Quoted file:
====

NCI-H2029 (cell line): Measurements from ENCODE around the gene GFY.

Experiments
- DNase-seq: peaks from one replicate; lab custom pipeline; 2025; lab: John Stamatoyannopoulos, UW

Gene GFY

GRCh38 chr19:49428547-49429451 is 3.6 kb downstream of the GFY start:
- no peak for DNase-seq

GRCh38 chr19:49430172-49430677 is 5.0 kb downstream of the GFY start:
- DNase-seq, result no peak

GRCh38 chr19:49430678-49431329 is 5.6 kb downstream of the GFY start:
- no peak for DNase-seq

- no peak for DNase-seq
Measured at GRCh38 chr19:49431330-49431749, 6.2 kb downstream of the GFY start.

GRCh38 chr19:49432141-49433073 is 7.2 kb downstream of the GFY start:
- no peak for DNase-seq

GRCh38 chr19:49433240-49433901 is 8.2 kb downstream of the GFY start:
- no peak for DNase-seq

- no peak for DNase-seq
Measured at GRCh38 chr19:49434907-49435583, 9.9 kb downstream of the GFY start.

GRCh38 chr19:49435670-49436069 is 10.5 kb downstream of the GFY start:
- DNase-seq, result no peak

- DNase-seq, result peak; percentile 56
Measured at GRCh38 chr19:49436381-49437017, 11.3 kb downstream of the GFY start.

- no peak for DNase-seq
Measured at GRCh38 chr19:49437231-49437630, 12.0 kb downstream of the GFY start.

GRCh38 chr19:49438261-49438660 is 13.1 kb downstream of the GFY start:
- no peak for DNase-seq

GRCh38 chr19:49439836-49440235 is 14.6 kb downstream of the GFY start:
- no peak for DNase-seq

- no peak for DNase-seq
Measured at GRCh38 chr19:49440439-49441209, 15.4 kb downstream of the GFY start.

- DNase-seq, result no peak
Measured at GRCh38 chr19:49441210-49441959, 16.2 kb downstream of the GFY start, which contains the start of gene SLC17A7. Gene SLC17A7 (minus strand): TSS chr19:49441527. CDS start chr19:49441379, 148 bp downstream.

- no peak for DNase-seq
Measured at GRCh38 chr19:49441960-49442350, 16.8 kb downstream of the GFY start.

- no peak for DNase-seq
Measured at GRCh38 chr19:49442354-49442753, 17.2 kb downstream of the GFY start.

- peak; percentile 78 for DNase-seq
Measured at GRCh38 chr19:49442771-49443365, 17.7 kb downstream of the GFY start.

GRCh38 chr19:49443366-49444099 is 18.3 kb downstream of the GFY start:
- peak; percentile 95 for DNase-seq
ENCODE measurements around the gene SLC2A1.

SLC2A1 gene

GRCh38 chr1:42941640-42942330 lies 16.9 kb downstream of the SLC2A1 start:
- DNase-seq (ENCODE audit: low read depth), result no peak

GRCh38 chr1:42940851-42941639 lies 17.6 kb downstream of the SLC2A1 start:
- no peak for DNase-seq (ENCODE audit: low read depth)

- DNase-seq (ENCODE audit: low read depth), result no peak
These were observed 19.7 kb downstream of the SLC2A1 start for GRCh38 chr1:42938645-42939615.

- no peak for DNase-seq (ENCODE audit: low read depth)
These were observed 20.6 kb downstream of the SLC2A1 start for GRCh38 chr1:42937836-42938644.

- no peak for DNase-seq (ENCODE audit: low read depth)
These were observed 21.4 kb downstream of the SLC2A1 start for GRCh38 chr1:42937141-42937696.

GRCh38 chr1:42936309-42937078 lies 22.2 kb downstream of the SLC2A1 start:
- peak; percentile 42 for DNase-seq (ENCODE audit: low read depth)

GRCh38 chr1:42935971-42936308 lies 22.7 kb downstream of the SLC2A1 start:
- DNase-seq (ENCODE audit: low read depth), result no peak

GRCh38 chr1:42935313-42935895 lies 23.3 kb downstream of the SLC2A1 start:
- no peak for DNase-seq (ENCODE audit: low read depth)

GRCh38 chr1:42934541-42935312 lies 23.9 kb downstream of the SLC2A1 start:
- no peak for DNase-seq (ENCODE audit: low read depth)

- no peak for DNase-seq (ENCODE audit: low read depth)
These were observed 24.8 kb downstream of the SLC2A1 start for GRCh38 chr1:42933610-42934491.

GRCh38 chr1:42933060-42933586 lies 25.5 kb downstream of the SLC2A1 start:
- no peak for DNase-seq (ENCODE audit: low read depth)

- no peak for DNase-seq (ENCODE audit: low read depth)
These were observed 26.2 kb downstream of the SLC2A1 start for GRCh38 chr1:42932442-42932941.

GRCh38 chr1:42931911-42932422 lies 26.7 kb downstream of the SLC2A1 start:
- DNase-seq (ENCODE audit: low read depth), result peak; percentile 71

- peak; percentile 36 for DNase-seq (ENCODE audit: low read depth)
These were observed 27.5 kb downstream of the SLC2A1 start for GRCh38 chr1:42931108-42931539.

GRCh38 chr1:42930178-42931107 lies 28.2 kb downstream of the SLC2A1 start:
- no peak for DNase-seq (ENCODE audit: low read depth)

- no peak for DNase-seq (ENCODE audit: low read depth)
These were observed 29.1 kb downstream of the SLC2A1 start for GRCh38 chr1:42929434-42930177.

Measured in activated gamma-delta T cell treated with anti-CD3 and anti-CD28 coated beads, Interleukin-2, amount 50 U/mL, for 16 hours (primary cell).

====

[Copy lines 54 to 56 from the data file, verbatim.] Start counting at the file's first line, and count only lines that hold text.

- peak; percentile 42 for DNase-seq (ENCODE audit: low read depth)

GRCh38 chr1:42935971-42936308 lies 22.7 kb downstream of the SLC2A1 start:
- DNase-seq (ENCODE audit: low read depth), result no peak